IEEE Micro Top Pick: Jonathan Valamehr, Melissa Chase, Seny Kamara, Andrew Putnam, Dan Shumow, Vinod Vaikuntanathan, and Timothy Sherwood. Inspection Resistant Memory Architectures, IEEE Micro: Micro's Top Picks from Computer Architecture Conferences, January-February 2013.
UCSB Academic Senate Distinguished Teaching Award. This is a campus-level award given to faculty who have successfully united teaching and research and can only be won once in a career. Awarded April 2012.
IEEE Micro Top Pick: Mohit Tiwari, Xun Li, Hassan Wassel, Bita Mazloom, Shashidhar Mysore, Frederic Chong, and Timothy Sherwood. Tracking Information Flow at the Gate-Level for Secure Architectures, IEEE Micro: Micro's Top Picks from Computer Architecture Conferences January-February 2010.
Best Paper Award: Mohit Tiwari, Shashidhar Mysore, Timothy Sherwood Quantifying the Potential for Program Analysis Peripherals Parallel Architecture and Compiler Techniques (PACT), Sept 2009. Raleigh, NC
UCSB Outstanding Organization Adivsor Award. Campus-level award, as nominated by the students, for work with the UCSB Student Chapter of the ACM. Awarded 2009
Northrop Grumman Excellence in Teaching Award. This is a college-level award given to young faculty for teaching, mentoring, and service. Awarded June 2008
IEEE Micro Top Pick: Shashidhar Mysore, Banit Agrawal, Sheng-Chih Lin, Navin Srivastava, Kaustav Banerjee and Timothy Sherwood. 3D-Integration for Introspection, IEEE Micro: Micro's Top Picks from Computer Architecture Conferences January-February 2007.
Nominated for Best Paper: Banit Agrawal and Timothy Sherwood. Virtually Pipelined Network Memory, Proceedings of the International Symposium on Microarchitecture (Micro), December 2006. Orlando, FL
Best Paper Award: Shashidhar Mysore, Banit Agrawal, Timothy Sherwood, Nisheeth Shrivastava, and Subhash Suri. Profiling over Adaptive Ranges. Proceedings of the International Symposium on Code Generation and Optimization (CGO'06) March 2006. New York, New York.
IEEE Micro Top Pick: Lin Tan and Timothy Sherwood. Architectures for Bit-Split String Scanning in Intrusion Detection IEEE Micro: Micro's Top Picks from Computer Architecture Conferences, January-February 2006.
IEEE Micro Top Pick: Timothy Sherwood, Erez Perelman, Greg Hamerly, Suleyman Sair, and Brad Calder. Discovering and Exploiting Program Phases. IEEE Micro: Micro's Top Picks from Computer Architecture Conferences November-December 2003.
Georgios Tzimpragos, Advait Madhavan, Dilip Vasudevan, Dmitri Strukov, and Timothy Sherwood. Boosted Race Trees for Low Energy Classification Proceedings of the 24th International Conference on Architectural Support for Programming Languages and Operating Systems (ASPLOS) April 2019. Providence, RI
Deeksha Dangwal, Weilong Cui, Joseph McMahan, and Timothy Sherwood. Safer Program Behavior Sharing Through Trace Wringing Proceedings of the 24th International Conference on Architectural Support for Programming Languages and Operating Systems (ASPLOS) April 2019. Providence, RI
Weilong Cui, Yongshan Ding, Deeksha Dangwal, Adam Holmes, Joseph McMahan, Ali JavadiAbhari, Georgios Tzimpragos, Frederic T. Chong, and Timothy Sherwood. Charm: A Language for Closed-form High-level Architecture Modeling Proceedings of the International Symposium of Computer Architecture. (ISCA) June 2018. Los Angeles, Minnesota
Joseph McMahan, Michael Christensen, Lawton Nichols, Jared Roesch, Sung-Yee Guo, Ben Hardekopf, and Timothy Sherwood. An Architecture Supporting Formal and Compositional Binary Analysis Proceedings of the 22th International Conference on Architectural Support for Programming Languages and Operating Systems(ASPLOS), March 2017. Xian, China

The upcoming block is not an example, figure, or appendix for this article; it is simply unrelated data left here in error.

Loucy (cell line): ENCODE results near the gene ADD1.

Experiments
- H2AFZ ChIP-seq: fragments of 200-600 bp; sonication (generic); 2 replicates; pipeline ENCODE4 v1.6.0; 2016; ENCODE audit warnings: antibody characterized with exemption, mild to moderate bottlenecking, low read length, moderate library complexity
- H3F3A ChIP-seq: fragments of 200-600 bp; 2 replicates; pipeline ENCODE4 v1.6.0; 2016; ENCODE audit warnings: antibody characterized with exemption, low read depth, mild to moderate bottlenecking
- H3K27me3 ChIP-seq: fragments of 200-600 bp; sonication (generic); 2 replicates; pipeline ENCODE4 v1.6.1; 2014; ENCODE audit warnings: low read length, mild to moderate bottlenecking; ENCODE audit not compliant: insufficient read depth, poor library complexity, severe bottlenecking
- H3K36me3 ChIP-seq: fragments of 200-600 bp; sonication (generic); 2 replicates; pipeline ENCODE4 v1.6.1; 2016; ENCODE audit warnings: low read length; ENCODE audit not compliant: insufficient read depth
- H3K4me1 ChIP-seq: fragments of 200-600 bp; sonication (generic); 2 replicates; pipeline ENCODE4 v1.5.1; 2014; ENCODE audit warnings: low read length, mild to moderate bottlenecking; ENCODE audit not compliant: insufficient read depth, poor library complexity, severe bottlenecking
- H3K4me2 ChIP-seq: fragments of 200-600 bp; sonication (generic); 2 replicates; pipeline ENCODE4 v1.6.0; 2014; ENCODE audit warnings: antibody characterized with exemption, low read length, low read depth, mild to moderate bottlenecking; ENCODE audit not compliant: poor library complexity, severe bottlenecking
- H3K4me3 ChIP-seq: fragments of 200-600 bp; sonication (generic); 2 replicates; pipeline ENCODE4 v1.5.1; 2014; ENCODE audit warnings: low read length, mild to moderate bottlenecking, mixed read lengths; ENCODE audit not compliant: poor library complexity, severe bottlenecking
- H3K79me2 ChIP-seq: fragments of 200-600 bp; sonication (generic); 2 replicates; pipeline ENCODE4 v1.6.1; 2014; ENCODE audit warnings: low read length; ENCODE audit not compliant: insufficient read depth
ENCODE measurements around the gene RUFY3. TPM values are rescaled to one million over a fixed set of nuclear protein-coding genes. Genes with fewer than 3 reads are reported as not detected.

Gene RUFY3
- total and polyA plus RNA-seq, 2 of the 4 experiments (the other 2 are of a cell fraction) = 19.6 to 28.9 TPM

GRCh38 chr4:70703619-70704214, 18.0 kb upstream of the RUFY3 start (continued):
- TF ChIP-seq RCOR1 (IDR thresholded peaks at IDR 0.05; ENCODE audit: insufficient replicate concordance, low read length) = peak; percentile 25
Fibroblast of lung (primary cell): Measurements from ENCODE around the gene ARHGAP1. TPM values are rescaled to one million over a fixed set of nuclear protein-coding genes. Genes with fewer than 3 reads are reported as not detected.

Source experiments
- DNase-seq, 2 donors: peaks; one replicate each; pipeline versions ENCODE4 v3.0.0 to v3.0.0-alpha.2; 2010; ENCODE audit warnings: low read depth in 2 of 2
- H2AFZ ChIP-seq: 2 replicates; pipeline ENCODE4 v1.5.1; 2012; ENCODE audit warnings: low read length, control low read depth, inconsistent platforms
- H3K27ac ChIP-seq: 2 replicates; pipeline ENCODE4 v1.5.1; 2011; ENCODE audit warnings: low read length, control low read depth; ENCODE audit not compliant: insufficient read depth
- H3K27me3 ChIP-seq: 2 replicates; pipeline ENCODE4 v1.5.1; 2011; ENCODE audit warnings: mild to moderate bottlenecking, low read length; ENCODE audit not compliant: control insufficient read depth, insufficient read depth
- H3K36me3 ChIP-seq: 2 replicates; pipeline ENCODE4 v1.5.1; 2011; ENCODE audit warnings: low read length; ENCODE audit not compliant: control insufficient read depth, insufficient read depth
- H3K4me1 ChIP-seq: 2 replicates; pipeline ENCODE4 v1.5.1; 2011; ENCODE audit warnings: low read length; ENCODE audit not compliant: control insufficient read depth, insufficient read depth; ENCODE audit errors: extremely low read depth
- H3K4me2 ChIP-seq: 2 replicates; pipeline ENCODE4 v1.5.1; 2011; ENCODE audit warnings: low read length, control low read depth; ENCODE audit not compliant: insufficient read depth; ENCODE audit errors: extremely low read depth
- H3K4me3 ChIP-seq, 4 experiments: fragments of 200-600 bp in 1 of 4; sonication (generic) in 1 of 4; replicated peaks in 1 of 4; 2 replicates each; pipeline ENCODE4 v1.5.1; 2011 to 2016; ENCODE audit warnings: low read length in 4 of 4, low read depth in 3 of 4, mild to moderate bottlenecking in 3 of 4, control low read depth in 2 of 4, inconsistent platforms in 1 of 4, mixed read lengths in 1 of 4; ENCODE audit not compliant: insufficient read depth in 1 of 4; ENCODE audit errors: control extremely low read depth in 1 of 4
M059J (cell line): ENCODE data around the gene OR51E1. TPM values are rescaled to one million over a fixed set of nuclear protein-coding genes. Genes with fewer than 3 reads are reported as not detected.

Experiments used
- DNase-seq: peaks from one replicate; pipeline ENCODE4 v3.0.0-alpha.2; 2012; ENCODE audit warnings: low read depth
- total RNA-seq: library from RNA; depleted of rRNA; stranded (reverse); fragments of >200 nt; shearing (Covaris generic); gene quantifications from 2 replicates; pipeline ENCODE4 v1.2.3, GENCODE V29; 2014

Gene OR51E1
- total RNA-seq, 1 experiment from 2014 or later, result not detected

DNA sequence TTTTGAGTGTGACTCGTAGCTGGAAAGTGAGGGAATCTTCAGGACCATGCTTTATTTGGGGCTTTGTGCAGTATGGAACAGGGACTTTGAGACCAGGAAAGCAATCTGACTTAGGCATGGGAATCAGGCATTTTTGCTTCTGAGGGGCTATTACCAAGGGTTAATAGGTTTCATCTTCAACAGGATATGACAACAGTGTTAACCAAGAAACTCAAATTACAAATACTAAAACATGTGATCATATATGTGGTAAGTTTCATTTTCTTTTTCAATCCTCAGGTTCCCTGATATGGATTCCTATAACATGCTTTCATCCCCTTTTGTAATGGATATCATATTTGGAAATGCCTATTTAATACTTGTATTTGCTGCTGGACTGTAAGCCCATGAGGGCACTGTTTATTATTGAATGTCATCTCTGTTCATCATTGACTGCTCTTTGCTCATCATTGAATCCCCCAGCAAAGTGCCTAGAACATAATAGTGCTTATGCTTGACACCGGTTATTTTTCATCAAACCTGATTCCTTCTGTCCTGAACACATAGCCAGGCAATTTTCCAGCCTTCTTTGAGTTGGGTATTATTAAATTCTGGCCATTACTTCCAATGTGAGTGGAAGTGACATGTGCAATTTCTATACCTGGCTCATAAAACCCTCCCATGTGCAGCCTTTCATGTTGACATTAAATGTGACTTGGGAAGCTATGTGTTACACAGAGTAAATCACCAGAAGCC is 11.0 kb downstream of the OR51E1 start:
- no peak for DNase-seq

Nestan Tsiskaridze, Lucas Bang, Joseph McMahan, Tevfik Bultan, and Timothy Sherwood. Information Leakage in Arbiter Protocols Proceedings of the International Symposium on Automated Technology for Verification and Analysis (ATVA) October 2018. Los Angeles, CA
CS160: Translation of Programming Languages
Study of the structure of compilers. Topics include: lexical analysis; syntax analysis and parsers; type checking; run-time environments; intermediate code generation; and compiler-construction tools.
CS154: Computer Architecture
The course gives an in-depth understanding of the inner-workings of modern digital computer systems and tradeoffs present at the hardware-software interface. Computer architecture is driven from the software side by user needs in terms of functionality and performance and from the hardware side by technological innovations and constraints. CS 154 introduces students to this exciting field, including the design process, performance and cost analysis, computer arithmetic, controller and data path design, input/output systems, interrupts and exceptions, pipelining and parallelism.
CS254: Advanced Computer Architecture
This class will cover many of the important aspects of modern computer architectures (how do modern caches really work, predicting future execution, techniques for speculation and instruction level parallelism) and will explore the relationship between computer architecture and other areas such as machine learning and optimization.
The capstone course sequence presents an opportunity to develop innovative solutions to real industry problems. You won't find answers to these problems in a textbook, on a message board, or in off-the-shelf software package -- because students in this class are among the first ever to be able to solve them. Working together with industry leaders, student teams take on the most challenging problems of the day with technological innovation, creativity, and boatloads of hard work. The capstone course sequence is offered over 2 quarters at UCSB with Capstone projects presented to public during the UCSB CS Summit